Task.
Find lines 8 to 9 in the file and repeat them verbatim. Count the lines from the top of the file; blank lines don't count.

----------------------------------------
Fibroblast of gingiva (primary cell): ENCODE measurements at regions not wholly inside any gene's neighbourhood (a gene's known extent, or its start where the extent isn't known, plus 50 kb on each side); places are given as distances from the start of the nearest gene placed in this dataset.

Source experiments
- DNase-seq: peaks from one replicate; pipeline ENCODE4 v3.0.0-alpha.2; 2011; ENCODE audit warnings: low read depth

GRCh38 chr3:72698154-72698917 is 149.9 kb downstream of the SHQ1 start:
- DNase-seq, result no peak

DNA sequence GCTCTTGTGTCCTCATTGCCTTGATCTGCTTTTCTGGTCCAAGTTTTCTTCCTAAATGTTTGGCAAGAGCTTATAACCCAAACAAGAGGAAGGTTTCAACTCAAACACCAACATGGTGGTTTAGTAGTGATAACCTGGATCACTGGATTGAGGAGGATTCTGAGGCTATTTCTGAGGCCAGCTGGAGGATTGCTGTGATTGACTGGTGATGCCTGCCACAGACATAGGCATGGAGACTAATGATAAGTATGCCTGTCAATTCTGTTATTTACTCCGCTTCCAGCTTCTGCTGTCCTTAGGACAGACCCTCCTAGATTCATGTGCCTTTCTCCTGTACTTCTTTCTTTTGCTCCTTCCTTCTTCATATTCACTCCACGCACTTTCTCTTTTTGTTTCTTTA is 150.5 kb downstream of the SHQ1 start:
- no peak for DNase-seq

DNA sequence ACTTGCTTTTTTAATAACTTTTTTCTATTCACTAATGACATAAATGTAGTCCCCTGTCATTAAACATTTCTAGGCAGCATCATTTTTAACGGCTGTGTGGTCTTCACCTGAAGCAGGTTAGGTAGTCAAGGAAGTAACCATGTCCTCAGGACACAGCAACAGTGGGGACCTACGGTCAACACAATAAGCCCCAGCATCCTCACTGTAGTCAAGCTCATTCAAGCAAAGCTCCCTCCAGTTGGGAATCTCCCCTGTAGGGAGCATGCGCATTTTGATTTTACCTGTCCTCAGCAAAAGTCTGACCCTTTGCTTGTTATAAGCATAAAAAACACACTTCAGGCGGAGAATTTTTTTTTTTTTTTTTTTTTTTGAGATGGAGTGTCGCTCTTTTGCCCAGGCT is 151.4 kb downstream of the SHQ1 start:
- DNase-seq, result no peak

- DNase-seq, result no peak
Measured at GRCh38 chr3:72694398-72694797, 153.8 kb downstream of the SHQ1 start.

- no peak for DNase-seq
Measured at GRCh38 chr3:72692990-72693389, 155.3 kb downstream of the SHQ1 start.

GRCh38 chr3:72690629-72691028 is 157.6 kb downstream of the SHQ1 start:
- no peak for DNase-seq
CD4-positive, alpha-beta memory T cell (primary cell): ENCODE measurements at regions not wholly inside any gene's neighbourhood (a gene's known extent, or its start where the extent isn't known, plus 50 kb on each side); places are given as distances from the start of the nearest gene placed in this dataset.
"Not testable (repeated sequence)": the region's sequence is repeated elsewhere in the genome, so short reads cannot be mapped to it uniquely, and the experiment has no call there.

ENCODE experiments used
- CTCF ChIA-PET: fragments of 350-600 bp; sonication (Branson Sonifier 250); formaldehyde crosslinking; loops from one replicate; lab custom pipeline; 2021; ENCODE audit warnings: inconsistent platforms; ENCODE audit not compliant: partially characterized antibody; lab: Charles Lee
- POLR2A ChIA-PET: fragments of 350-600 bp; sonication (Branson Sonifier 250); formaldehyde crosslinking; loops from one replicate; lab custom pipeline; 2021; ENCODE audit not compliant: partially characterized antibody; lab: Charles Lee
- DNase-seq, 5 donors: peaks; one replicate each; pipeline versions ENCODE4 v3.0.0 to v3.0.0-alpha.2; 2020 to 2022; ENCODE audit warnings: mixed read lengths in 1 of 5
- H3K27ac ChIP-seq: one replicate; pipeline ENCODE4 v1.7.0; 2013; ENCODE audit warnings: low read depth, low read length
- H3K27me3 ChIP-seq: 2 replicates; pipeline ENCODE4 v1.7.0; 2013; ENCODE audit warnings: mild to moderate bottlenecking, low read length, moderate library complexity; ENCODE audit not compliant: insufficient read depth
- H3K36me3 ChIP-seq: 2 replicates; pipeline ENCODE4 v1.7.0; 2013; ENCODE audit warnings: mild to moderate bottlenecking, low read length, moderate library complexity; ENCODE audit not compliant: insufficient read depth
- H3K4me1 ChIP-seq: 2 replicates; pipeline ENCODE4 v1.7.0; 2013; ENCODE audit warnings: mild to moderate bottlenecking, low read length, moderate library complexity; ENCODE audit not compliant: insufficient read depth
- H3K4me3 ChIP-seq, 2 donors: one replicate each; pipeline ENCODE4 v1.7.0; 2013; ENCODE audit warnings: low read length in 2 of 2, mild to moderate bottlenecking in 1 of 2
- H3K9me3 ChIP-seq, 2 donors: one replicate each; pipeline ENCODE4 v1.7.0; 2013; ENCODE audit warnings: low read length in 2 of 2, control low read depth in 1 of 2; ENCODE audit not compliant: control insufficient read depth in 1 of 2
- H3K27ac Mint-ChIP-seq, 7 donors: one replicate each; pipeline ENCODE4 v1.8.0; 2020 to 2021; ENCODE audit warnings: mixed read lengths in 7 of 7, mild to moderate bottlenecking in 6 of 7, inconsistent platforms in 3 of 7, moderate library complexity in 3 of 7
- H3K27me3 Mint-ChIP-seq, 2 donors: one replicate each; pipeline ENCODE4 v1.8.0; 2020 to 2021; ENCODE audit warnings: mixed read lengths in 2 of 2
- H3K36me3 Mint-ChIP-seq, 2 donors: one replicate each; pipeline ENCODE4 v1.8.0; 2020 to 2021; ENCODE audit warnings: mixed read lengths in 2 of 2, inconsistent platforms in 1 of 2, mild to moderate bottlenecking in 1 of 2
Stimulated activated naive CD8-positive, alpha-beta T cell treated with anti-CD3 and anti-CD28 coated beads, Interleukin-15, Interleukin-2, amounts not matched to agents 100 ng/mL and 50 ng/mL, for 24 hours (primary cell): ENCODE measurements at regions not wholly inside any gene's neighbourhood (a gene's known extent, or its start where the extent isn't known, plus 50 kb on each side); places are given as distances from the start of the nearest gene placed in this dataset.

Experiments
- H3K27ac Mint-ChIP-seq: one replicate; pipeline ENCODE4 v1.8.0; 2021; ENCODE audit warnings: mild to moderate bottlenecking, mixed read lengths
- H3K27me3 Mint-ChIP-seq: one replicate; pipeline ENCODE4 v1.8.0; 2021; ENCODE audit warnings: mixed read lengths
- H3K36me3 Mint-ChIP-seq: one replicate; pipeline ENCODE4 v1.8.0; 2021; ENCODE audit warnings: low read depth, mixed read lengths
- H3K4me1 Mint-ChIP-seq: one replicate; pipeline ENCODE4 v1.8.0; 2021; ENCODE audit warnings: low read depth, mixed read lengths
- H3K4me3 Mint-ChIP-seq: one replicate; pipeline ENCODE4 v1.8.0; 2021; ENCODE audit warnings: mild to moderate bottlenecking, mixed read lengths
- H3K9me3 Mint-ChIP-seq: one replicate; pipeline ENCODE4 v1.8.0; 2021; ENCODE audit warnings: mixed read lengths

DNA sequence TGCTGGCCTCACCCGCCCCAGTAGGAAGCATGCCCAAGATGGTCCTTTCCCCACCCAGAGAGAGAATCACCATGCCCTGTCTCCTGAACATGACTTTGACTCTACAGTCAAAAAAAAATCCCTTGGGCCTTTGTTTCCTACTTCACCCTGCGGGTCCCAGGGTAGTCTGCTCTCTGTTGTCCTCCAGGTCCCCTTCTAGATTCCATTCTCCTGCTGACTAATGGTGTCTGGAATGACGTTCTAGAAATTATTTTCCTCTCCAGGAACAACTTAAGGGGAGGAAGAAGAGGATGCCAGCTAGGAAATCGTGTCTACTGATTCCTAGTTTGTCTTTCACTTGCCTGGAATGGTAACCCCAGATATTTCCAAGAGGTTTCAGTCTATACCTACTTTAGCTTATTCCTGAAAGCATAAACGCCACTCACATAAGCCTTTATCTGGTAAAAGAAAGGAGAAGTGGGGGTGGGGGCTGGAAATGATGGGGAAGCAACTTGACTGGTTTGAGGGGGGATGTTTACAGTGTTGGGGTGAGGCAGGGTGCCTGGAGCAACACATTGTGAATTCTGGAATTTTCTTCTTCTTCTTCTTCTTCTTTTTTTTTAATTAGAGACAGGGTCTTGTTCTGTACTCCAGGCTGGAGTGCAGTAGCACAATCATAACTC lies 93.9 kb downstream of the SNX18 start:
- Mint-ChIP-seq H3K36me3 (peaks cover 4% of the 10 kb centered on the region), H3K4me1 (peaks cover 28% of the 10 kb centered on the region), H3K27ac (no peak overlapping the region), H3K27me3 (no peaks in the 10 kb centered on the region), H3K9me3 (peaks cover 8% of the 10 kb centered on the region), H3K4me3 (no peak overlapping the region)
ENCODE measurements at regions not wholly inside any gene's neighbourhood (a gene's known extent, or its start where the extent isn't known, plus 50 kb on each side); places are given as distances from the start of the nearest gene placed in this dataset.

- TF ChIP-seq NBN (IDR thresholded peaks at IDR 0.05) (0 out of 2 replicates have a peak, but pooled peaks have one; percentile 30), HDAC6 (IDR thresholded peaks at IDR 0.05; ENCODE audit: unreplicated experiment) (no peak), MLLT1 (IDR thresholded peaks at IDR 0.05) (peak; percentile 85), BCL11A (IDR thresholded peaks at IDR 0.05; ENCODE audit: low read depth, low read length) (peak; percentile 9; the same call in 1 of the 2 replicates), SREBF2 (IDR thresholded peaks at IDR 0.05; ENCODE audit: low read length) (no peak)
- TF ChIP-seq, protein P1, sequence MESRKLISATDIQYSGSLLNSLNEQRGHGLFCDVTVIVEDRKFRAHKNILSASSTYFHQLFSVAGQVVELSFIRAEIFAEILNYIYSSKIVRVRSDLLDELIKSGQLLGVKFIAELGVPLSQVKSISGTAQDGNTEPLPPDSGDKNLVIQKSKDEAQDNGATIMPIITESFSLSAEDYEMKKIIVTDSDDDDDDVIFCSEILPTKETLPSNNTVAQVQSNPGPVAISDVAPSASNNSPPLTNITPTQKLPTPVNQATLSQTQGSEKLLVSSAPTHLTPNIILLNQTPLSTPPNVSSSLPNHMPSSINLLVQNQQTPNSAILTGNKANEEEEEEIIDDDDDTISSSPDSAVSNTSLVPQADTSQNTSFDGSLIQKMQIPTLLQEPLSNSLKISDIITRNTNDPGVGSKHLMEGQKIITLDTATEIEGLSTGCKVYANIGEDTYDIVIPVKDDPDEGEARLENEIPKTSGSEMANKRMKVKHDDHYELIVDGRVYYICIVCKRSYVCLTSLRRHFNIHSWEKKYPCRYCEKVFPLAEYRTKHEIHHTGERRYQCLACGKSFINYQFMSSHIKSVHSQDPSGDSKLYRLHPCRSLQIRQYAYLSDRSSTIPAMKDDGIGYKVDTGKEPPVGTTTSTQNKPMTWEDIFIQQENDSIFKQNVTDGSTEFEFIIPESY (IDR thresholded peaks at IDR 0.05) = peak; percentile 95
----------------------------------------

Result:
DNA sequence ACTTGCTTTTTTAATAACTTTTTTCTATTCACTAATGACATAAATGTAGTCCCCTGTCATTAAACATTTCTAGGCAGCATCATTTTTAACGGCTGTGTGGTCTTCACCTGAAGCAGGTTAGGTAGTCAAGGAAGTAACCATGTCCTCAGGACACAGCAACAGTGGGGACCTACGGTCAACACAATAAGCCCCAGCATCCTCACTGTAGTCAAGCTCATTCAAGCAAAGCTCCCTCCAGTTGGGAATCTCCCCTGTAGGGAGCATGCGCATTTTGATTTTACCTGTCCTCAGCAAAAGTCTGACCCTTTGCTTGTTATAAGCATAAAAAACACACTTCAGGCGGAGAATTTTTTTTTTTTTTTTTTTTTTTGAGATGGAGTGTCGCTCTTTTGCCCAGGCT is 151.4 kb downstream of the SHQ1 start:
- DNase-seq, result no peak